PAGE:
He was appointed by Governor Luther Hodges to the Superior Court bench in 1955 for the Western Division, which included his home county of Yancey. He served as a Superior Court Judge for ten years, holding court with distinction in a number of counties. He enjoyed his years on the Superior Court. He was known as a fair judge. He never embarrassed a lawyer in front of his client or a jury. Quiet discussion with counsel in chambers was the rule in his courtroom. Many lawyers and judges of the generation ahead of mine have told me how much they learned from Judge Huskins.
In 1965, he was called upon by Chief Justice Emory Denny to hold a newly-created post as Director of the Administrative Office of the Courts. This was a new position which required someone who had total respect of those in the judicial system, which was undergoing major reformation. Even after leaving the Administrative Office of the Courts, he continued to help the administrative arm of the General Court of Justice. He spoke out while on the bench about random legislative additions of personnel to various offices without following any particular formula, and in his words the keg of worms that results if you get everybody coming in and recommending Court personnel.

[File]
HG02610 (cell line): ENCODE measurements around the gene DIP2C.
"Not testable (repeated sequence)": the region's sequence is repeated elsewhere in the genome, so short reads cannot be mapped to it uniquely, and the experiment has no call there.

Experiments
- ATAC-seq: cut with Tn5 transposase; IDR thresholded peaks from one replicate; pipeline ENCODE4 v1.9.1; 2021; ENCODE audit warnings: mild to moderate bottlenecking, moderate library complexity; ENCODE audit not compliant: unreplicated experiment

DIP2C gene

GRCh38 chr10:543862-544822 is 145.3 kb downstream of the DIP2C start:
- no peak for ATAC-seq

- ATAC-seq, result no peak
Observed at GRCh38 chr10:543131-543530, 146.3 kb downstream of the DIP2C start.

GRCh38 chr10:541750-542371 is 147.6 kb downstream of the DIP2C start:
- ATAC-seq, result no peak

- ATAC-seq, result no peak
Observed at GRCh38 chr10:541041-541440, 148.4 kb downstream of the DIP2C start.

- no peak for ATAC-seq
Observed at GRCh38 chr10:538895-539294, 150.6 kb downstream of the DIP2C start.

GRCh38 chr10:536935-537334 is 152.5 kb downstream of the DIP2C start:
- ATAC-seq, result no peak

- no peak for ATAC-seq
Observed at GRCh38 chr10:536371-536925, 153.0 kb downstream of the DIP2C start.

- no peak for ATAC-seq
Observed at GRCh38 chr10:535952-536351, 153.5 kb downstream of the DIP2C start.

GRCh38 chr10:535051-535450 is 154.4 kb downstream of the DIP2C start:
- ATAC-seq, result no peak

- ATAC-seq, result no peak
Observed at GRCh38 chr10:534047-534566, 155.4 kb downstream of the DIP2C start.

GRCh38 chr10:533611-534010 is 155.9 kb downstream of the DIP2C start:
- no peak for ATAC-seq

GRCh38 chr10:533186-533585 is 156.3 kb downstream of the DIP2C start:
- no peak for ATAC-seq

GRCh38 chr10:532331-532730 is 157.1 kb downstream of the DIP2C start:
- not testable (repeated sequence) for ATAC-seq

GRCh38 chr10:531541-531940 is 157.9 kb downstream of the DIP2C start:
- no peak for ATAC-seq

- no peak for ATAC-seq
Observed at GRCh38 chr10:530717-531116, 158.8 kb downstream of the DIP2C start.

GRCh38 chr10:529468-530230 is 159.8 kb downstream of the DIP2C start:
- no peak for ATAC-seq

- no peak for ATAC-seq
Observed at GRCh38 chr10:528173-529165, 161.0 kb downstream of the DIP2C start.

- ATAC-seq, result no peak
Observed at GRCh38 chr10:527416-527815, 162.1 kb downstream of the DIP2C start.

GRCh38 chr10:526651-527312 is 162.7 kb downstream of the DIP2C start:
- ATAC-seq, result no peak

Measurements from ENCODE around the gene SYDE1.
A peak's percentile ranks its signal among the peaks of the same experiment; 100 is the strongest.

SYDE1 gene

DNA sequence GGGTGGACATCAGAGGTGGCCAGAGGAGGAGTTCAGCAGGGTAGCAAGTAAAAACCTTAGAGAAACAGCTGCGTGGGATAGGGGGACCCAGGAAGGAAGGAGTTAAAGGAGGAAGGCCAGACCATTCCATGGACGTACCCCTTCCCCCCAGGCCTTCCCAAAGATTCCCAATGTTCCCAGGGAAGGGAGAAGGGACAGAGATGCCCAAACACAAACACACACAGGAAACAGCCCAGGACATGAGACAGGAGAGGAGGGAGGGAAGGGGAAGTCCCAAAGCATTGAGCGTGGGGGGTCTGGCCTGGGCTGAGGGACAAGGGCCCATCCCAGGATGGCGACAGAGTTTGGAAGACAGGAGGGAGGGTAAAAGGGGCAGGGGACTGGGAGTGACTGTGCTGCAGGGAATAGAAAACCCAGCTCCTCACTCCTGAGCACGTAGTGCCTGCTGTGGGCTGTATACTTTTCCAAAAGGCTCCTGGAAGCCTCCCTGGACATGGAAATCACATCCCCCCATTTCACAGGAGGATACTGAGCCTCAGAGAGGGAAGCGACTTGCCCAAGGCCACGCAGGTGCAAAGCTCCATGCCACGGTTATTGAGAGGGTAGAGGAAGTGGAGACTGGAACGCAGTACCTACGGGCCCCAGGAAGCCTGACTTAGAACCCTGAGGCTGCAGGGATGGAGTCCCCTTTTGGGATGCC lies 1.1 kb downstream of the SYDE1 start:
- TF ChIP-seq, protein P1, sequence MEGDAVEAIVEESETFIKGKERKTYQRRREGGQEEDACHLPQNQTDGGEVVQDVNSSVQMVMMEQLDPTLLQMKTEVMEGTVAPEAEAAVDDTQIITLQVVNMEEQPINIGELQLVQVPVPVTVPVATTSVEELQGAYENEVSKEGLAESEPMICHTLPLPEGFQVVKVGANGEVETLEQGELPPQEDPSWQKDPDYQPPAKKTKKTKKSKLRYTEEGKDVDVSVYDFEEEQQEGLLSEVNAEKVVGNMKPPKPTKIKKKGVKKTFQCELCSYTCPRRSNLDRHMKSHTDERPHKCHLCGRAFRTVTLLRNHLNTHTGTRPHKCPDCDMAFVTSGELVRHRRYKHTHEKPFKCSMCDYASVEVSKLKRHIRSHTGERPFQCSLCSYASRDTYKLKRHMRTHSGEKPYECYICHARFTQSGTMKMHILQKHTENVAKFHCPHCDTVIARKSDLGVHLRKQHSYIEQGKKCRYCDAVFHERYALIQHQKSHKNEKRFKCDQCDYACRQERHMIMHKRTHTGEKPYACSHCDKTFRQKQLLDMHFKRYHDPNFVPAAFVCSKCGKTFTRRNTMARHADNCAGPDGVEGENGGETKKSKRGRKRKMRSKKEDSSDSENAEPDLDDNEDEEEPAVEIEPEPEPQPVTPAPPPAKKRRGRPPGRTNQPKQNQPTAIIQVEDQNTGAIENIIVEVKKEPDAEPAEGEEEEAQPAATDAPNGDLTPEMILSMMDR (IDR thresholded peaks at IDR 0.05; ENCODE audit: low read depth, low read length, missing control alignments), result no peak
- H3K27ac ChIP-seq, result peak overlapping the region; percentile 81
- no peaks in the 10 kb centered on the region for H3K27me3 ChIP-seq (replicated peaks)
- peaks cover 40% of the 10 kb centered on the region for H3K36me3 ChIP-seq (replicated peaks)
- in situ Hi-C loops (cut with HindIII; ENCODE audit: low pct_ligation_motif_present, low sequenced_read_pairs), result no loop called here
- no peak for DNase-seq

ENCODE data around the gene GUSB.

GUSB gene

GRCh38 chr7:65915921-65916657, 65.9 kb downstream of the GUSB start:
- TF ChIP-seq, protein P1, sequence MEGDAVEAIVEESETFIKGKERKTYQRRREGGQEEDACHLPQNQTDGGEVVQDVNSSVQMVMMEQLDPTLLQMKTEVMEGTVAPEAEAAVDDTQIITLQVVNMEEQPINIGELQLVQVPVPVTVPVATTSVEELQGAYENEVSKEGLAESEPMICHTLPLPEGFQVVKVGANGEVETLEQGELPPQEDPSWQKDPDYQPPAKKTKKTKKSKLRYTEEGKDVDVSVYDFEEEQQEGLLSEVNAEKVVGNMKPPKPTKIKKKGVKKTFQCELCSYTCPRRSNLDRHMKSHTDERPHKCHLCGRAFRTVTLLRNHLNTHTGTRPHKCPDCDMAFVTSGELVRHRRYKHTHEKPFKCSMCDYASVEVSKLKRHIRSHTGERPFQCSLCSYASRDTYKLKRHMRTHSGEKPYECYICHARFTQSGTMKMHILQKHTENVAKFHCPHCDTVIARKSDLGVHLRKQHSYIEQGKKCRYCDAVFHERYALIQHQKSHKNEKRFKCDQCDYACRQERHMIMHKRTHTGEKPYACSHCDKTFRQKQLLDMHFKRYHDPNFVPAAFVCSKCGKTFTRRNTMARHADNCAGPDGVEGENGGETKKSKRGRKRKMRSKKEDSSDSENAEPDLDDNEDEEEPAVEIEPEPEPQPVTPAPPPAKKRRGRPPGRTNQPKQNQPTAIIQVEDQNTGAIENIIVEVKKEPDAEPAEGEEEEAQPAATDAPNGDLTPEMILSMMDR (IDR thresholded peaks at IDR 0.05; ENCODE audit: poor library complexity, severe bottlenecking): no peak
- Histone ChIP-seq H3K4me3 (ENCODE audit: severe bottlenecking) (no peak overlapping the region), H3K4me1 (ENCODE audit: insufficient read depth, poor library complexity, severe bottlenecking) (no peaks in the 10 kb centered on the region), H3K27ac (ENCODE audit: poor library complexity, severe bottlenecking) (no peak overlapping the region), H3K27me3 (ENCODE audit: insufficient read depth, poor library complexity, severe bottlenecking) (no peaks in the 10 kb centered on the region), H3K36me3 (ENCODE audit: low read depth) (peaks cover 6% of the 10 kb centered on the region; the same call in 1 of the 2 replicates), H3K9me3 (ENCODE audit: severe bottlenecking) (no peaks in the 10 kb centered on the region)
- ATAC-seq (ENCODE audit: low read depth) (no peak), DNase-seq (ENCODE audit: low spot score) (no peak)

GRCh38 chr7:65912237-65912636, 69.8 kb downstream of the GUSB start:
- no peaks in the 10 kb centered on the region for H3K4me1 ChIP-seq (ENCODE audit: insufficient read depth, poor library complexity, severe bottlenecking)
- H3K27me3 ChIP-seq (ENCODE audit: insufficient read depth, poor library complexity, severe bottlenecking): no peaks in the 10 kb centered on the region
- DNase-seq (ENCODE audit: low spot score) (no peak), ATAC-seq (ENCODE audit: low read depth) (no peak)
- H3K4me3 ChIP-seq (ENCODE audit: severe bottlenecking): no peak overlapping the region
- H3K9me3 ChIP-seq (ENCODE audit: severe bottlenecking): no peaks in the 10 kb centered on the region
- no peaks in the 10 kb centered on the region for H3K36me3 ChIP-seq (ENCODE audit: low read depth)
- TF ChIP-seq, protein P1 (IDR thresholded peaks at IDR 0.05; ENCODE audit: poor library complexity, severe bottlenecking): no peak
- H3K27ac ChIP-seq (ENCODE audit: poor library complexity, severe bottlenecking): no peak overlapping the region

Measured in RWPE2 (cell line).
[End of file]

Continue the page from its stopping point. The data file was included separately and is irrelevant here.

He held this position until 5 February 1968, when Governor Dan K. Moore appointed him to the North Carolina Supreme Court as an Associate Justice. He was re-elected in 1968 and 1976. His victories were by landslides. One of the editorial endorsements said of him:
He enjoys an excellent personal reputation, and has earned the professional respect of many of this State s ablest lawyers during his more than 20 years on the State s trial and appellate courts.
As a member of the Court, he had notable impact upon the civil and criminal laws of this State. His opinions were the major interpretations of the Workers Compensation Act prior to his retirement. He was a stickler for precise language. His participation on the Court was marked by wit and a down to earth approach to all matters.